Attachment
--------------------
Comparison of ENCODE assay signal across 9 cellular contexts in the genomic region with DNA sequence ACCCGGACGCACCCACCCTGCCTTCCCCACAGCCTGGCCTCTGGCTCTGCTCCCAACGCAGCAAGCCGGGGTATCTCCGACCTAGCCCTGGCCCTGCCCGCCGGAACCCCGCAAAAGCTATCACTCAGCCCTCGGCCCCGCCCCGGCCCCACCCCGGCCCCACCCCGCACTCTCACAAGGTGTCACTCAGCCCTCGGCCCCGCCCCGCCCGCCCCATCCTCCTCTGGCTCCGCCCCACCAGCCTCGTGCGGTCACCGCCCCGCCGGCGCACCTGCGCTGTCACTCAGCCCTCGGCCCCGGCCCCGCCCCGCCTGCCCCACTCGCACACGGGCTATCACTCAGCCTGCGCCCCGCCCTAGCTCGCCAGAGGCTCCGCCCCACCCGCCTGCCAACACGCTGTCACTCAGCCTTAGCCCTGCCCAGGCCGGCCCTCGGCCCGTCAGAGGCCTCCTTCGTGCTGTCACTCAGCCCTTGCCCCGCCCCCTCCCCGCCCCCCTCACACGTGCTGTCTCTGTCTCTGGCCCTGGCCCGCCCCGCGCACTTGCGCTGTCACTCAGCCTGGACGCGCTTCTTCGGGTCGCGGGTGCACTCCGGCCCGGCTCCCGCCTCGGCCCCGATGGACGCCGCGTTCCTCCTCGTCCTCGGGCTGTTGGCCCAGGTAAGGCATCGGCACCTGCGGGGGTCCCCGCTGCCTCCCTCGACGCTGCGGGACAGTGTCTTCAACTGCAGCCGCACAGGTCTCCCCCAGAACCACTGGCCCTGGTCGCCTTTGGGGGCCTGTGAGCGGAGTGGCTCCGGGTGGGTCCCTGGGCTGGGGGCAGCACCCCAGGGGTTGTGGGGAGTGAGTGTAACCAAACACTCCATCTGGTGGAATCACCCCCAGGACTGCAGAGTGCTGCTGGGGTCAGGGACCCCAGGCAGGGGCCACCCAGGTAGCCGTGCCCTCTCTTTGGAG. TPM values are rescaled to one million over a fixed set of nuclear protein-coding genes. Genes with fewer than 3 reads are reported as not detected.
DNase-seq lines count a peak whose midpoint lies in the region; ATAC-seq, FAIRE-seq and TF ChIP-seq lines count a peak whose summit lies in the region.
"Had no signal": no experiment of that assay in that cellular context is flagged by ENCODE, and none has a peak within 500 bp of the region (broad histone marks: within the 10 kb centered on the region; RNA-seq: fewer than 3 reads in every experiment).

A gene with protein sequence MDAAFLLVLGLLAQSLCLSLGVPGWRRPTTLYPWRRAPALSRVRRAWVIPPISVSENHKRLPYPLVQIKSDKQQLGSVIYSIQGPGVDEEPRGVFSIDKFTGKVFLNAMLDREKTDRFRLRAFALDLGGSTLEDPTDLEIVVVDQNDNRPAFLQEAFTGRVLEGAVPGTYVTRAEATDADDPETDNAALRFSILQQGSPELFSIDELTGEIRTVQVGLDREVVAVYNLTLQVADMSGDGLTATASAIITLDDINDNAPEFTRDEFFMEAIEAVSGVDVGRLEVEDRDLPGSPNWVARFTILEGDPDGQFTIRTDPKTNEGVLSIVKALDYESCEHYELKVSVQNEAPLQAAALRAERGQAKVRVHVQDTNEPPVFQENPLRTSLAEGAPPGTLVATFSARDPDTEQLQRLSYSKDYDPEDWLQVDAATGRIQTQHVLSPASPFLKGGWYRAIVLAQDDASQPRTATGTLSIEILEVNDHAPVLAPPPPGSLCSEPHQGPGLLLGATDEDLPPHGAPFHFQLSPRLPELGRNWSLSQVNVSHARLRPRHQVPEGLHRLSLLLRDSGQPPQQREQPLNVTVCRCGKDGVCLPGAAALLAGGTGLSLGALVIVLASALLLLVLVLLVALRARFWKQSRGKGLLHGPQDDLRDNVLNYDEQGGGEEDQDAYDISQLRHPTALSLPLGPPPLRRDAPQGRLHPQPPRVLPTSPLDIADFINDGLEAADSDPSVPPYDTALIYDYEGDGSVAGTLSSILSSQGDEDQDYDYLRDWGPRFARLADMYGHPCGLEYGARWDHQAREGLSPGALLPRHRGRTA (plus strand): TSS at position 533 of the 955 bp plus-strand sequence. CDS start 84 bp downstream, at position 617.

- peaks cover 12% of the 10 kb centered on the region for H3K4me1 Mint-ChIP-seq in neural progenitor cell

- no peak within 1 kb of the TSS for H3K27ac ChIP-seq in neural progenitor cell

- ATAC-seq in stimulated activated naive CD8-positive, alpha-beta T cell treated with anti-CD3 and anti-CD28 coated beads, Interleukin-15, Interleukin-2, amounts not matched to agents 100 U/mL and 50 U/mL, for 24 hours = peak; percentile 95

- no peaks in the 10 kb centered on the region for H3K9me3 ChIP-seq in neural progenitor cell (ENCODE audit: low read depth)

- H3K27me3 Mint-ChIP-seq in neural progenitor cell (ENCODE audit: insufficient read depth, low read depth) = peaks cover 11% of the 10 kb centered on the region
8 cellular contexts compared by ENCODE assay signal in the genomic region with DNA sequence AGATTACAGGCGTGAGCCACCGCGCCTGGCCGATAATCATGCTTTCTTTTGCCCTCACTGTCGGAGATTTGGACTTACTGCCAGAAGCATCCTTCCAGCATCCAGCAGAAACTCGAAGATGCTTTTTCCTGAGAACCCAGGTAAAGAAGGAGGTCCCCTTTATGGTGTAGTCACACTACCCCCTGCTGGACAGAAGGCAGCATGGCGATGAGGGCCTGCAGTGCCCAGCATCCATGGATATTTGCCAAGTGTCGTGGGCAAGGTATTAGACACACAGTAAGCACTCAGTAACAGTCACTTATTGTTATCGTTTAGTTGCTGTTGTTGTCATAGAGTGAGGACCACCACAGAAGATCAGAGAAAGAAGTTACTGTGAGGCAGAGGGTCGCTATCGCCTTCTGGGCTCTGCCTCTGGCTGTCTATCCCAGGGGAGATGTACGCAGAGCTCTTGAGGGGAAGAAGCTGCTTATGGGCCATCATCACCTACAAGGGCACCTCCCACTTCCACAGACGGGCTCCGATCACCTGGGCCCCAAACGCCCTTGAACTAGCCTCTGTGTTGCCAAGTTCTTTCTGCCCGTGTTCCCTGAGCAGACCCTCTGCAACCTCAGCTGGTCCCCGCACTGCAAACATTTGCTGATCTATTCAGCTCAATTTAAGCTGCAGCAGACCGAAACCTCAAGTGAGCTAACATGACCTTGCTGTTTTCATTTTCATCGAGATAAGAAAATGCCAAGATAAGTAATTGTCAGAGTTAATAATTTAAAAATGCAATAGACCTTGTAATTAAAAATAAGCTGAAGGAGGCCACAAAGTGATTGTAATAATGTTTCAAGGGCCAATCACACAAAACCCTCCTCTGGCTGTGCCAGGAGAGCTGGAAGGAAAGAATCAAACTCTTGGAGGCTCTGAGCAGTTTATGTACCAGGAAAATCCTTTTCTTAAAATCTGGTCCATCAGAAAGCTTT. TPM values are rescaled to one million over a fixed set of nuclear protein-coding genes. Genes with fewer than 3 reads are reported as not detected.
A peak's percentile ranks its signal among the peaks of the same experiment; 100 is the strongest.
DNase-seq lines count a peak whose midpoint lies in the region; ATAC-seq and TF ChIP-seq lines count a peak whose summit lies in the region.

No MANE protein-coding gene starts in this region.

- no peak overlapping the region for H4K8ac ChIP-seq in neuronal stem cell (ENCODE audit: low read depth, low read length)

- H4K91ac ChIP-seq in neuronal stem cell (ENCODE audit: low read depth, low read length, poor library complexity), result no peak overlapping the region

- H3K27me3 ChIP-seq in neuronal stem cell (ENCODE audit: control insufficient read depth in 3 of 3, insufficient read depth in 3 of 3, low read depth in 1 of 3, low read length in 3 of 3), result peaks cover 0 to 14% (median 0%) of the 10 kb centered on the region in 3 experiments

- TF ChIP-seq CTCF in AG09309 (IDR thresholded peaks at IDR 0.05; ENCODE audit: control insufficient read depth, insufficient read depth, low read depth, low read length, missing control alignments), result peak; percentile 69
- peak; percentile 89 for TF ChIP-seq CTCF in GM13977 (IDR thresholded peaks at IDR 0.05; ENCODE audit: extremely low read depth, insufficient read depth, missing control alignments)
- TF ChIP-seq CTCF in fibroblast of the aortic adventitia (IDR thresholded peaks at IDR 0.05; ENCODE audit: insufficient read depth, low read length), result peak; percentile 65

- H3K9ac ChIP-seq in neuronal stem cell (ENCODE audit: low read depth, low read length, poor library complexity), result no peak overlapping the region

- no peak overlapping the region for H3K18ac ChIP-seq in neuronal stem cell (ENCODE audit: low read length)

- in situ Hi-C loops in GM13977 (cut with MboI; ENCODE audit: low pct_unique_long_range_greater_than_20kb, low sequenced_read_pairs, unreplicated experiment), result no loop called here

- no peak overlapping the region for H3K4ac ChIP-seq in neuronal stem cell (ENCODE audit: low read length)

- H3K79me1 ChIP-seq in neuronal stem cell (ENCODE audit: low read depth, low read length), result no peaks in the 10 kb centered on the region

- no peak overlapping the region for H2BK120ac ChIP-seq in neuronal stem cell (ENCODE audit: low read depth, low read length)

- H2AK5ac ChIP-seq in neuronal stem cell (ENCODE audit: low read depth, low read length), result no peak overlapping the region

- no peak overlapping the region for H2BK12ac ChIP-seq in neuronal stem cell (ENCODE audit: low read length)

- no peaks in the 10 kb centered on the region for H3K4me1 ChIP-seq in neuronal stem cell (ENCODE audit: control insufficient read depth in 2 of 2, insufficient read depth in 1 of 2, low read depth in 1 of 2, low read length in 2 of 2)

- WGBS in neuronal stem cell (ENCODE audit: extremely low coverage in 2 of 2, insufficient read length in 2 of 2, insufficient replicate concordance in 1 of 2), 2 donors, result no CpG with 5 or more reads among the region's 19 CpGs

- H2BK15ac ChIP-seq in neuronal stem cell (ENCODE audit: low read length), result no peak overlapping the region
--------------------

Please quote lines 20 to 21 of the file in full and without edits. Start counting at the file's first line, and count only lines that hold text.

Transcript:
- H3K9ac ChIP-seq in neuronal stem cell (ENCODE audit: low read depth, low read length, poor library complexity), result no peak overlapping the region

- no peak overlapping the region for H3K18ac ChIP-seq in neuronal stem cell (ENCODE audit: low read length)